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May 28, 2010 03:32 PM

Why do commercial teas add citric acid?

There's no obvious purpose for it, and it makes me want to drink less tea because it doesn't go down as easy.

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  1. My guess is that it's used as a preservative. I don't mind it because it's just a little bit tart, like lemon.

    3 Replies
    1. re: EWSflash

      Preservative? What makes tea in a sealed bottle go bad? At least vinegar (acetic acid) in a hot sauce or dressing adds a nice flavor profile, citric acid doesn't do much for the flavor. I'd prefer any tartness come from actual lemons.

      I find citric acid makes my throat a little raw and my stomach a little refluxy, something that doesn't happen with unadulterated teas or (for no clear reason) actual citrus drinks. It certainly cuts down on the chug factor.

      1. re: aynrandgirl

        Citric acid is a very, VERY common preservative, and one of the most benign as far as the chemical preservatives go.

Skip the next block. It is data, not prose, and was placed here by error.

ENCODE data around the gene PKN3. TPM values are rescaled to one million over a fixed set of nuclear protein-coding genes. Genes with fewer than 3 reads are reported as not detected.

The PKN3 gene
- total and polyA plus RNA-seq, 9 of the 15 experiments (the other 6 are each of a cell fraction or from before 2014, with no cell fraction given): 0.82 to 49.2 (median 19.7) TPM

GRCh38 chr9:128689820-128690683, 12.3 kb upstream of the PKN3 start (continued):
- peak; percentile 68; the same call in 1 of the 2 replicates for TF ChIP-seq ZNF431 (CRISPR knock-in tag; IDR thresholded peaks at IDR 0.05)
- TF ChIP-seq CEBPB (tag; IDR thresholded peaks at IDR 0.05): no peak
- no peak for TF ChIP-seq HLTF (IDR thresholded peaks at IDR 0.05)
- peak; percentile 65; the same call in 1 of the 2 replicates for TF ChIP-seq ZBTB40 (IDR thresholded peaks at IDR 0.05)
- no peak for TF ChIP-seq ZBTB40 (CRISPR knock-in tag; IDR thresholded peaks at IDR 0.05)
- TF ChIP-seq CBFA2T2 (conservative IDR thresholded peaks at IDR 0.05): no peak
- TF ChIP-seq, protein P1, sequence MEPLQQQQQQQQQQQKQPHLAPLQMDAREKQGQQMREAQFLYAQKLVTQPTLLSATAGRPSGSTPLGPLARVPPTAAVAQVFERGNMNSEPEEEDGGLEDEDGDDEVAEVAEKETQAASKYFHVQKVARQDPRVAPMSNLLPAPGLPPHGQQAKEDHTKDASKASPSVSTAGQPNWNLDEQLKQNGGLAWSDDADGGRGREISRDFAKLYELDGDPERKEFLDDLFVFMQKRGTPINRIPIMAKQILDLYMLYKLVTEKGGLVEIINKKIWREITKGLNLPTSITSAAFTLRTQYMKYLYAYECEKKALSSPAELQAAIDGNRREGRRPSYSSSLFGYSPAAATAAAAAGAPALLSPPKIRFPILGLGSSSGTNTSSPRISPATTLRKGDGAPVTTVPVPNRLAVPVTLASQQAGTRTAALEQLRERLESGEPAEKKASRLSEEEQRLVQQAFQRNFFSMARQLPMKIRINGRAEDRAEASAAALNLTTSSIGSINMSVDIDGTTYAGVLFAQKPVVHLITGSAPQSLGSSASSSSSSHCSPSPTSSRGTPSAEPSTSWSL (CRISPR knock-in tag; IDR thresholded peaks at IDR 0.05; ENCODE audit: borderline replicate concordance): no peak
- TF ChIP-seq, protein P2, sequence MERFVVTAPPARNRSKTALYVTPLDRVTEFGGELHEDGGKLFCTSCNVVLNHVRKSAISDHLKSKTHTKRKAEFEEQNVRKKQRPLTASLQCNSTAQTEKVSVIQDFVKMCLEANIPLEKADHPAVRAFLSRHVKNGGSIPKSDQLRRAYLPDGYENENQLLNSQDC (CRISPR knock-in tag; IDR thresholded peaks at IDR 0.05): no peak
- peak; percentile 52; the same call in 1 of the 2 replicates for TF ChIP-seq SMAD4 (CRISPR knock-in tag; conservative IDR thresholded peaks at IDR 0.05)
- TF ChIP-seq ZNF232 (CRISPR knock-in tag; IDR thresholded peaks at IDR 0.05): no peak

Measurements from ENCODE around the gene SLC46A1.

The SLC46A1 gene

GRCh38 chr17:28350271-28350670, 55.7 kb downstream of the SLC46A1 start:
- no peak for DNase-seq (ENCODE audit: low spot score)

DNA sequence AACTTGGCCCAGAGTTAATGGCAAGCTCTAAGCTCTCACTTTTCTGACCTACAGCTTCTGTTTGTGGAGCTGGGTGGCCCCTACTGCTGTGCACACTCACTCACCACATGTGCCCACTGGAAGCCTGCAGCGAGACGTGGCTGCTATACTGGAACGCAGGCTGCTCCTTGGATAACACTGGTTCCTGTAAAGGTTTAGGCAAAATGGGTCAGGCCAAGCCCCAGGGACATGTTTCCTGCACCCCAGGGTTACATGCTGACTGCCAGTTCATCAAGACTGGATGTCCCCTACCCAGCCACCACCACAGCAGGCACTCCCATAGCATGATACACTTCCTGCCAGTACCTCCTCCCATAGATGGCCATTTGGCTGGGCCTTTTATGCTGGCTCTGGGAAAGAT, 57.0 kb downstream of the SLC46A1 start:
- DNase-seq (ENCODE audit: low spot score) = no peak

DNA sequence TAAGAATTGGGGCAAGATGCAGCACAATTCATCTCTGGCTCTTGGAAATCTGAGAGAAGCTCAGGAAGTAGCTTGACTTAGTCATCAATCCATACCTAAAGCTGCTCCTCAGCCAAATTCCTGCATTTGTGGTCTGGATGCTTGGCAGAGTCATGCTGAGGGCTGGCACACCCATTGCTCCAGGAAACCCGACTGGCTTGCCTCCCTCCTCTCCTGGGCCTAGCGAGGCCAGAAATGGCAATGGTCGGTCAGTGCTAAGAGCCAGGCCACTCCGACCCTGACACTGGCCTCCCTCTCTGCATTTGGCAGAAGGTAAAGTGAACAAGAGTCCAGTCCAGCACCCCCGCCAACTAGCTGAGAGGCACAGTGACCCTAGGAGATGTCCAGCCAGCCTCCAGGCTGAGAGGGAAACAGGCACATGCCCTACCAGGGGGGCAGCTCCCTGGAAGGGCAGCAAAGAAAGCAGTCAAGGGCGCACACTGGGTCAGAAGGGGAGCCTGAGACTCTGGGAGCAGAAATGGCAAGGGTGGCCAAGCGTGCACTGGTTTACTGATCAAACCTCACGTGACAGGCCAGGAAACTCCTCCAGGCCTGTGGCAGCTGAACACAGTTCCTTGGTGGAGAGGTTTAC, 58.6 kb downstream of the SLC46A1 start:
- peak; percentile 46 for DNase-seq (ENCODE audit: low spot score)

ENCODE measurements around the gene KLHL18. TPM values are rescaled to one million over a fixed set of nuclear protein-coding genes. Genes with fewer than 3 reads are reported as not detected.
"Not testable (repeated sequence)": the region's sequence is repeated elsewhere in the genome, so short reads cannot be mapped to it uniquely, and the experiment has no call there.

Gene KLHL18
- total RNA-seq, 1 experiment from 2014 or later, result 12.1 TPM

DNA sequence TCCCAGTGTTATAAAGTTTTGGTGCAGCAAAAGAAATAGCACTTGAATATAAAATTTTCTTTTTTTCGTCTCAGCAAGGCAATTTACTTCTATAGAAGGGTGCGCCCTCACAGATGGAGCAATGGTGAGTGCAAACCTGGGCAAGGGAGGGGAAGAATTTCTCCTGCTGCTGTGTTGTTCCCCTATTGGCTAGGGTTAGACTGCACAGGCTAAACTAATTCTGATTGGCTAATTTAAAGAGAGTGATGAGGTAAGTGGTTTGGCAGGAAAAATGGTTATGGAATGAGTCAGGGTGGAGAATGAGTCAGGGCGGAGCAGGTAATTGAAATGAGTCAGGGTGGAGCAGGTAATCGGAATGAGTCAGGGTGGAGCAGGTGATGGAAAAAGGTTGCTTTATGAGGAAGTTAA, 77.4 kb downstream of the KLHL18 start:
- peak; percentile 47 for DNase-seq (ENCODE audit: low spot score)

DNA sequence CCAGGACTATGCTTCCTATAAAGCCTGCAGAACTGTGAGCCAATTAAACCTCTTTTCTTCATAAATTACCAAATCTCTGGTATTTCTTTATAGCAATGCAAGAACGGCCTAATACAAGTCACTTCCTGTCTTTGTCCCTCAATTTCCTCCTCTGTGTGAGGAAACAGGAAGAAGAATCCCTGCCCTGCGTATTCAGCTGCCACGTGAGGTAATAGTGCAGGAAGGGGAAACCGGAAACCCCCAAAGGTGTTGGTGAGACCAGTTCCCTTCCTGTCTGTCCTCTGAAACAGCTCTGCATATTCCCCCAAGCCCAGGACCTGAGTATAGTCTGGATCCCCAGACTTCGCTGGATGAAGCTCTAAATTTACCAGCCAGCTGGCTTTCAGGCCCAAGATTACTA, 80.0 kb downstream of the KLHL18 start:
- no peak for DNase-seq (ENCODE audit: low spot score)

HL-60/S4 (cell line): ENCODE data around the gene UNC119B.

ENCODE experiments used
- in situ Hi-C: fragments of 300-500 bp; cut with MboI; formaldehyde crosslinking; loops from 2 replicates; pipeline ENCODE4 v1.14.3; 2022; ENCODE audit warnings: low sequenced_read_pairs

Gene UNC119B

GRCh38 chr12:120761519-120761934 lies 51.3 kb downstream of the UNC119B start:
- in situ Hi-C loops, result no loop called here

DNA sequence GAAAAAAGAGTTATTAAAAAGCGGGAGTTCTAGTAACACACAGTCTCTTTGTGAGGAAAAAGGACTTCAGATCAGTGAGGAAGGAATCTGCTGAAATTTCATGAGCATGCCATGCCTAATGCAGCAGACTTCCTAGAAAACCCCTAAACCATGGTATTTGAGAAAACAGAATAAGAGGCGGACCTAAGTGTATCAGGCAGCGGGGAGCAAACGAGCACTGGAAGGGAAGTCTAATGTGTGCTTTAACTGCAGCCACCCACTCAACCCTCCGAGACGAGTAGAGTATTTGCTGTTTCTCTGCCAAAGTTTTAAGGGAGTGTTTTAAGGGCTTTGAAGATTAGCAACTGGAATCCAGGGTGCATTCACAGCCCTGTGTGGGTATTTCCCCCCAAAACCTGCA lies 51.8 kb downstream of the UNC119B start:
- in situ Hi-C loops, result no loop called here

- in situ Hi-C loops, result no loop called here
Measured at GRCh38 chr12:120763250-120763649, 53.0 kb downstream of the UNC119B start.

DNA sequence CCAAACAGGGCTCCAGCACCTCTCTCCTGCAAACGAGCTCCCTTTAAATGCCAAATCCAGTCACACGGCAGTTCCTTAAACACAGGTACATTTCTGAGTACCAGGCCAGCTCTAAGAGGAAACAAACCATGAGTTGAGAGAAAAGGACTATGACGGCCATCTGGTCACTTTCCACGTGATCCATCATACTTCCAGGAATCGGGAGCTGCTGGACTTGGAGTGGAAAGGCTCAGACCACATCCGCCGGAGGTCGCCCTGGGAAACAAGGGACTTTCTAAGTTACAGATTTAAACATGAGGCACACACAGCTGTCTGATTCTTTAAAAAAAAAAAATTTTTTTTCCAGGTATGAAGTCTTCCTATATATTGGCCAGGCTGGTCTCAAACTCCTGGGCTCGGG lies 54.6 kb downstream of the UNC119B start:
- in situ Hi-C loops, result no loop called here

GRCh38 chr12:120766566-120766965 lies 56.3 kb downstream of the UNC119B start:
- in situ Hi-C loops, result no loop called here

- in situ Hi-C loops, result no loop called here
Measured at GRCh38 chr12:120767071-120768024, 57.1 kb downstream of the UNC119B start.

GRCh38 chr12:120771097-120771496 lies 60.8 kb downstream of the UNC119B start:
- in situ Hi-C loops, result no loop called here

Tea is a wonderful ground for bacterial/mold growth, ever leave a glass of iced tea out for a week or so and find the mold stuck to the glass and little rings of it floating on the surface? That's why the reservative.
        a lot of the products use vitamin C (ascorbic acid, same function, lowering the pH) but if the bottle is clear vit. C can be destroyed by light. Citric acid is more stable.
        Try making your own and keeping it in the refrigerator- I can't recommend making sun tea for obvious reasons (botulism). I never had a problem, nor did any of my friends to the best of my knowledge, but it has been reported in the literature.

        1. re: aynrandgirl

          Yes, a preservative.

          Citric acid maintains the stability of teas. It's not so much that the tea will "go bad" as you say, but it needs to stay shelf stable (that's why most bottled teas has expiration or use by dates).